Osirion

Pathfinder Adventure Path, Card Game, Roleplaying Game Subscriber

A pitch should be...
1) Interesting and exciting. Talk about things that are happening in your adventure/campaign/world, not technical or mechanical aspects of what you are doing.
2) Evocative. Use your words to captivate the mind and curiosity of the reader. Leave them wanting more.
3) Active. Avoid passive grammar whenever possible.
4) Pithy. As in engineering, good writing, in my opinion, is finished when there is nothing left that can be removed. Try to say as much as possible with as few words as possible.


10 people marked this as a favorite.

A pitch should be like a girl's skirt: Short enough to be interesting, long enough to cover the subject.


1 person marked this as a favorite.

And don't pitch above your ability. Everyone wants the next big thing but don't sell what you don't have.

Another bit of advice when dealing with publishers is to be friendly and communicative (don't suddenly drop off the face of the planet after making a pitch as I've had writers do to me). Our corner of the industry is small and everyone pretty much knows everyone else. Thus, if you make someone happy that information gets around while, of course, the opposite is also true.

Bret Boyd
Tricky Owlbear Publishing, Inc..

Andoran

TrickyOwlbear wrote:

Our corner of the industry is small and everyone pretty much knows everyone else. Thus, if you make someone happy that information gets around while, of course, the opposite is also true.

Very, very true!


I'm glad you found the information useful. If you have any other questions please do not hesitate to ask.

Coming from the video game industry I can tell you a very useful way to pitch a game concept is called a high concept.

A high concept is generally a paragraph or two (Tops. Mine are generally a sentence or two) on what makes your game interesting and what it is. LMP put it very well- long enough to cover the subject but short enough to be interesting. Try to reduce it to the fundamental building blocks. Condense it as far as possible so that only the core concept remains (this is also a great design exercise).

A story from the guys over at Rockstar Games was that one of the high concept pitches for Grand Theft Auto: Vice City was simply the words “Miami Vice” on a piece of paper. If your concept works intrinsically and it gets your friends excited about it, chances are it will get other excited about it.


Little Red Goblin Games wrote:

I'm glad you found the information useful. If you have any other questions please do not hesitate to ask.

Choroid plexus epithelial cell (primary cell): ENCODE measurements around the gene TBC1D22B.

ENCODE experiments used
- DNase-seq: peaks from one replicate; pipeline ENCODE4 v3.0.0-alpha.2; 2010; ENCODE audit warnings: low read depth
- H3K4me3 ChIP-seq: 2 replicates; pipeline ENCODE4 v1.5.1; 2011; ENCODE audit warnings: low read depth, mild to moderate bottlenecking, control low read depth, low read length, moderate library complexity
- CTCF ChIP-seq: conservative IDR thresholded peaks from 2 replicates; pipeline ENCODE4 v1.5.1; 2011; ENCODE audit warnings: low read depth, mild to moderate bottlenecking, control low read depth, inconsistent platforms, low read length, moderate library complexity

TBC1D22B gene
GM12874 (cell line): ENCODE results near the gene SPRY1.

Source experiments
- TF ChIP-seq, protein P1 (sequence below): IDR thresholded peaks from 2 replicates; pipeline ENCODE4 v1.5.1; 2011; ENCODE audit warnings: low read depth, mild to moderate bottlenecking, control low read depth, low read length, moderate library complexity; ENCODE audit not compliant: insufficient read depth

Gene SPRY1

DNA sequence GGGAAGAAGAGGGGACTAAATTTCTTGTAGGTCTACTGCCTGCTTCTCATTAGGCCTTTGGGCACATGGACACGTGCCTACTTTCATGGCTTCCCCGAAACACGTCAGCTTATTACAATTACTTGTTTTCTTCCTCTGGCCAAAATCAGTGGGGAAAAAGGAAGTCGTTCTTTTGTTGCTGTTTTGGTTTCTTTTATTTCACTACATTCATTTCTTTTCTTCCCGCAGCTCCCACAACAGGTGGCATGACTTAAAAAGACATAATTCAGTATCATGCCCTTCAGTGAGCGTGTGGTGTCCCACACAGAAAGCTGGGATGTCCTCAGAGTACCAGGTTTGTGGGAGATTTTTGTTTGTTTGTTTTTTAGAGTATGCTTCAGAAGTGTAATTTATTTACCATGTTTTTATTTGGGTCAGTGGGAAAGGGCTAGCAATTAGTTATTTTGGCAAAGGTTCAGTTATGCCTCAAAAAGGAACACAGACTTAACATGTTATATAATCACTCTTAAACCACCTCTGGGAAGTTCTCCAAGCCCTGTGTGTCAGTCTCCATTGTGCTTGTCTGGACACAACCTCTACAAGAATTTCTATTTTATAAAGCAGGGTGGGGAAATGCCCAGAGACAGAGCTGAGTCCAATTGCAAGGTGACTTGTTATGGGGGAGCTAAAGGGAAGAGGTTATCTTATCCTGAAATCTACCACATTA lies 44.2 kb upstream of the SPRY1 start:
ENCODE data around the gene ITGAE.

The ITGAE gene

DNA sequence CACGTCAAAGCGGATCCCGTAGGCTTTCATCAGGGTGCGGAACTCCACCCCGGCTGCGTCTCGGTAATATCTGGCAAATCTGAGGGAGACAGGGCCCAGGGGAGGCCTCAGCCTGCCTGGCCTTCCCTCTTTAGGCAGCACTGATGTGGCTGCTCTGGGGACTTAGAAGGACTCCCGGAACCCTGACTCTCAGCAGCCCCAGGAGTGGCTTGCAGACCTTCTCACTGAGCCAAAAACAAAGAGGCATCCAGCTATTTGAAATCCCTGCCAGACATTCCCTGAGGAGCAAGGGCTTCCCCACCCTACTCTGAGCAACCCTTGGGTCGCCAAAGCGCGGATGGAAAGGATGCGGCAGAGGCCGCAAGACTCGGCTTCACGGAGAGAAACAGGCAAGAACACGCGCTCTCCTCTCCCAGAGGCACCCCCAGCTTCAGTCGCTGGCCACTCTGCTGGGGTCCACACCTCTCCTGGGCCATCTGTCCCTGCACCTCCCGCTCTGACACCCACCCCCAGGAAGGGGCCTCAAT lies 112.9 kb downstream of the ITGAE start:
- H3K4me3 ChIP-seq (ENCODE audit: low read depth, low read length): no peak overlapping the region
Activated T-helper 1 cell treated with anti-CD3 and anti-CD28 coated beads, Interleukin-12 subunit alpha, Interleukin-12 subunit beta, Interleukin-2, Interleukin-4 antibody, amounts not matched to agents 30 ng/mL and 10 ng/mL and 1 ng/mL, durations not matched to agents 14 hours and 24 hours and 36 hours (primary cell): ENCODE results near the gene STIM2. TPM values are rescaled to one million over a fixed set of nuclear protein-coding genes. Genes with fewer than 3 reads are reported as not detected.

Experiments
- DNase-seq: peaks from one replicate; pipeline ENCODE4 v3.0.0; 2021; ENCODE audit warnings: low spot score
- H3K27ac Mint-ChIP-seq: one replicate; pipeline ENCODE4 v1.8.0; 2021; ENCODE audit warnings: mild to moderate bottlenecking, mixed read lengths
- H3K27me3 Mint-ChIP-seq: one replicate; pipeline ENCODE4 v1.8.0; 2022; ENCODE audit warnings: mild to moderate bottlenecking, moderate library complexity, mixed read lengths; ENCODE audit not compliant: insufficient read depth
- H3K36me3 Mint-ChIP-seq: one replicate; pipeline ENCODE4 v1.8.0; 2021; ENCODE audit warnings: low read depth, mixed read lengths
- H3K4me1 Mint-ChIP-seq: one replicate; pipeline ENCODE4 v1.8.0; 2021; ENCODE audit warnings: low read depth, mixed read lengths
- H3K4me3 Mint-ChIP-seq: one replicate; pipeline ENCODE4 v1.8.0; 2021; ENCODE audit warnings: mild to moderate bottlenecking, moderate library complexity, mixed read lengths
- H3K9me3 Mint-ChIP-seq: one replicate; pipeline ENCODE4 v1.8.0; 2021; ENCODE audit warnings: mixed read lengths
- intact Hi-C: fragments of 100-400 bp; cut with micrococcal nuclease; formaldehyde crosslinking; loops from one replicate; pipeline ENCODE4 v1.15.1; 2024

Coming from the video game industry I can tell you a very useful way to pitch a game concept is called a high concept.

A high concept is generally a paragraph or two (Tops. Mine are generally a sentence or two) on what makes your game interesting and what it is. LMP put it very well- long enough to cover the subject but short enough to be interesting. Try to reduce it to the fundamental building blocks. Condense it as far as possible so that only the core concept remains (this is also a great design exercise).

A story from the guys over at Rockstar Games was that one of the high concept pitches for Grand Theft Auto: Vice City was simply the words “Miami Vice” on a piece of paper. If your concept works intrinsically and it gets your friends excited about it, chances are it will get other excited about it.

To everyone who has given me advice and the tons of wonderful info in this thread, my thanks.

I apologize for the delay in this reply, I am however working in Japan for a Japanese company at the moment and the hours this week have been very odd.

So again thank you all. I am currently tightening up some of my campaign info and was planning on a campaign guide and the first chapter of an AP like campaign for my starting project. This will be a 25-30 page guide and a ~100 page first part of a campaign rather than a 400 pg detailed world ala inner sea world guide, which I can understand would be difficult for publishers to accept from a first time RPG author.

I will try to get back here regularly for advice, updates, and thanks.

BTW if anyone wants to see anything feel free to PM me and I will work something out for you, I always appreciate feedback.


KTFish7 wrote:
Covent, where-as everyone wants cool custom art right out of the gate, if you end up buying your own art, stock art and public domain are two of the greatest friends to a starting 3PP. I handle the PDF production for AdventureaWeek.com, and stock art and I have become the best of friends, lol. There are some truly great pieces out there to fill an assortment of needs, and it's an insanely cheap alternative to paying an artist to do every single thing you might need. Obviously when you get into more specific items, like custom creatures, you'll be back at needing an artist most of the time, but for a lot of standard imagery, there's stock art for it available.

BTW Ktfish7, do you have any websites you recommend for stock art or public domain art?

Cheliax

Pathfinder Comics Subscriber; Pathfinder Adventure Path, Campaign Setting, Companion, Modules, Roleplaying Game Subscriber
Covent wrote:
KTFish7 wrote:
Covent, where-as everyone wants cool custom art right out of the gate, if you end up buying your own art, stock art and public domain are two of the greatest friends to a starting 3PP. I handle the PDF production for AdventureaWeek.com, and stock art and I have become the best of friends, lol. There are some truly great pieces out there to fill an assortment of needs, and it's an insanely cheap alternative to paying an artist to do every single thing you might need. Obviously when you get into more specific items, like custom creatures, you'll be back at needing an artist most of the time, but for a lot of standard imagery, there's stock art for it available.